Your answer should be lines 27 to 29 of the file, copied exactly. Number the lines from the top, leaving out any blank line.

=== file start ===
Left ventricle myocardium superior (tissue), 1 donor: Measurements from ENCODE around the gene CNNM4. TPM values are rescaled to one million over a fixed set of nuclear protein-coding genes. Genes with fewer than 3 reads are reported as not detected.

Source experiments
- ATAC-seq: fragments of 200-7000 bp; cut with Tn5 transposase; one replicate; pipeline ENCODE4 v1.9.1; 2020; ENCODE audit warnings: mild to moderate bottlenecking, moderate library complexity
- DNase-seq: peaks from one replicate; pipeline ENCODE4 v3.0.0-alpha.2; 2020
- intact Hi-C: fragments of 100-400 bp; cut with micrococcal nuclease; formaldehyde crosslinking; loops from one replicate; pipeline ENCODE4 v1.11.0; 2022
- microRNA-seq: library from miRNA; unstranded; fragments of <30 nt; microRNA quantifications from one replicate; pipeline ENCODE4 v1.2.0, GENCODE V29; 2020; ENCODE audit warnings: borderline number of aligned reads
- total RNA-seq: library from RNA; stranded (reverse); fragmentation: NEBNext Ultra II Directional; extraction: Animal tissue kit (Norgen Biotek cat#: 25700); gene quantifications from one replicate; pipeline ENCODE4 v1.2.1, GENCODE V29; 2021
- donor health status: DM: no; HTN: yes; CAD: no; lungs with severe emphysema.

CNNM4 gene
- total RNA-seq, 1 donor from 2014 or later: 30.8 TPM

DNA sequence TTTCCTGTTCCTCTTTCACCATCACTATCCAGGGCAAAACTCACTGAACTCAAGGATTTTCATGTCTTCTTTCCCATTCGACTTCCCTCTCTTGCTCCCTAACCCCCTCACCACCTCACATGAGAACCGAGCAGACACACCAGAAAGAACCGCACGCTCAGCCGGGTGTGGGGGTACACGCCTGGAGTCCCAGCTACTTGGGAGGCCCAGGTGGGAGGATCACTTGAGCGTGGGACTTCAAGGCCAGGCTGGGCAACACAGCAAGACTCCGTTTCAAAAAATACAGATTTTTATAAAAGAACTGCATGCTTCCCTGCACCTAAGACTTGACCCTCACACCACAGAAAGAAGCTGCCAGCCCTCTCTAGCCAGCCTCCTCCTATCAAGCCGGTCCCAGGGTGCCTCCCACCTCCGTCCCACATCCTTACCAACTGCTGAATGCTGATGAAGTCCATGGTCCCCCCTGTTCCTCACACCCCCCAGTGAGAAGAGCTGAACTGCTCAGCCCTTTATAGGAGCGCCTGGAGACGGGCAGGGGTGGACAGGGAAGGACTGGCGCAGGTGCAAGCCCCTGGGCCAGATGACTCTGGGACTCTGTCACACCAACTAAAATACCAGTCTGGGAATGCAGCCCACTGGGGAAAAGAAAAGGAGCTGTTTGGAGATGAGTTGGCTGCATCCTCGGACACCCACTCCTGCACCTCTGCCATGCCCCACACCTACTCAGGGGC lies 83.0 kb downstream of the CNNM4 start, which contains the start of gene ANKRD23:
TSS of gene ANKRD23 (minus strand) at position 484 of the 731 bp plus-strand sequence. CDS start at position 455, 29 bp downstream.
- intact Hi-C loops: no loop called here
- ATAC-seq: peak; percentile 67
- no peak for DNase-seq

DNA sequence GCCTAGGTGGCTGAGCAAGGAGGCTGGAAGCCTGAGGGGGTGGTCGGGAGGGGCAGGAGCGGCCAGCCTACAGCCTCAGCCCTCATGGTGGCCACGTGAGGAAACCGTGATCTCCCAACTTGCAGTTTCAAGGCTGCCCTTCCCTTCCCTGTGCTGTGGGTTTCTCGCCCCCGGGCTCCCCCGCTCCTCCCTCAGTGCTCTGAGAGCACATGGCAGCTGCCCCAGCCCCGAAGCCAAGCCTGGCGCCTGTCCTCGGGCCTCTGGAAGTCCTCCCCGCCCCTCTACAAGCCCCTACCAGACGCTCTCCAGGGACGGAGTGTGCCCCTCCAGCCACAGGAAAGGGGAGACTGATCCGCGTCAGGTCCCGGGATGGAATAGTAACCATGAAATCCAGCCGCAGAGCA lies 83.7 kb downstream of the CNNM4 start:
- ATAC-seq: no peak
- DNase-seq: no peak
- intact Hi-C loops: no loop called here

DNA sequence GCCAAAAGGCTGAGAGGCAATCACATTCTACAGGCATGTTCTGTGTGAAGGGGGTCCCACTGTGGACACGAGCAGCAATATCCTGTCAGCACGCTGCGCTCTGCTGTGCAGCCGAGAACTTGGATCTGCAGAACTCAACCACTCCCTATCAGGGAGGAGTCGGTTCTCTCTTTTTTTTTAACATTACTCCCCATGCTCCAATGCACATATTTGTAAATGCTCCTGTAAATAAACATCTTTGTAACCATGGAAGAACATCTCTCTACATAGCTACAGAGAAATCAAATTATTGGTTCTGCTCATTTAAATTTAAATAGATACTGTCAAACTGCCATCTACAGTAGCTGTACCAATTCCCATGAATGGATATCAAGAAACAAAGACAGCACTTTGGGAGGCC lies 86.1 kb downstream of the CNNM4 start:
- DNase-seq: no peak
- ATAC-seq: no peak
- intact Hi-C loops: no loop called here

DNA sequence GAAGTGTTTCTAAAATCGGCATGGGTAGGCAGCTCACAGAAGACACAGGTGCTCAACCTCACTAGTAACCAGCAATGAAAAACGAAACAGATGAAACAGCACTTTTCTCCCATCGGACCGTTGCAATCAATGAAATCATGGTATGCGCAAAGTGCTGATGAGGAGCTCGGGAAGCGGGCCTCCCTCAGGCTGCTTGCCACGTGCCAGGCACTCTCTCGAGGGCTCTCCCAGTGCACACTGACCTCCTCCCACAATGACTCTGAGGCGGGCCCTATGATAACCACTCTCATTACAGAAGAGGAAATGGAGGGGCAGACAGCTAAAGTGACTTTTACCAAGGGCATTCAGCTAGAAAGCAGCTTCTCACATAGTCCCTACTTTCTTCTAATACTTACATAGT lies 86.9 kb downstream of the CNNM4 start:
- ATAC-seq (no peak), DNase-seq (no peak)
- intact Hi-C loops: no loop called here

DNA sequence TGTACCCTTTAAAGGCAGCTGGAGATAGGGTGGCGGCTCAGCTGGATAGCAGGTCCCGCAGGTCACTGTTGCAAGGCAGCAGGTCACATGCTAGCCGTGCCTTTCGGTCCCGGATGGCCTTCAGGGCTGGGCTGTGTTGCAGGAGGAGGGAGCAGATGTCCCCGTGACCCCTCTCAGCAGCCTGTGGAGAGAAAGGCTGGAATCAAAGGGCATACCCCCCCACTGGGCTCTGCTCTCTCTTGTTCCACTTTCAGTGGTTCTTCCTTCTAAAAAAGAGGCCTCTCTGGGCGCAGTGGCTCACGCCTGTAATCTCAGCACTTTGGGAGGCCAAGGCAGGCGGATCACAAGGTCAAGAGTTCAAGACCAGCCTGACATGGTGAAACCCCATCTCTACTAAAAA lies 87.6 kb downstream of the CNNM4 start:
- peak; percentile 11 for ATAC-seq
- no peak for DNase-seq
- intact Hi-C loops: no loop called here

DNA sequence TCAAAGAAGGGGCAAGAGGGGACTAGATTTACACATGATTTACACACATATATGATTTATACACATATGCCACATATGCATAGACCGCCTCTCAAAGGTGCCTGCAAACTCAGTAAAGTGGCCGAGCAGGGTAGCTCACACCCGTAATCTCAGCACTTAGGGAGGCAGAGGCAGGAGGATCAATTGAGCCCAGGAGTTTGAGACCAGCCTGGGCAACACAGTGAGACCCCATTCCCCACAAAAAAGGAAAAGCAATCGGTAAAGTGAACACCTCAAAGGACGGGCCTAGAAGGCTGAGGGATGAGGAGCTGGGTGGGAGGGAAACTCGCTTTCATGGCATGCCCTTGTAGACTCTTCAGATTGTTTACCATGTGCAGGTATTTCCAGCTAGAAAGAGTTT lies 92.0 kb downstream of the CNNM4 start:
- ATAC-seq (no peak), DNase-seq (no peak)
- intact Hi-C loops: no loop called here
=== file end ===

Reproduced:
DNA sequence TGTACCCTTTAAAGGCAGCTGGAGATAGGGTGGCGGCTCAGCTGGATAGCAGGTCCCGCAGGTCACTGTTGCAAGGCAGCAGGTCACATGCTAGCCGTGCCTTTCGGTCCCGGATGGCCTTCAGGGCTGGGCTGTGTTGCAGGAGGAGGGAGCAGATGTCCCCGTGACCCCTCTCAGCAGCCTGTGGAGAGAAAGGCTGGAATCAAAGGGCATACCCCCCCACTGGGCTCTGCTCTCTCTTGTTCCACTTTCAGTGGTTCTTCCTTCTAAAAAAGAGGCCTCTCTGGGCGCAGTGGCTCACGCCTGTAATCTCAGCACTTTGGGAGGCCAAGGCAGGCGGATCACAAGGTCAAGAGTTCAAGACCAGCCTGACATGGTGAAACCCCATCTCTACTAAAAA lies 87.6 kb downstream of the CNNM4 start:
- peak; percentile 11 for ATAC-seq
- no peak for DNase-seq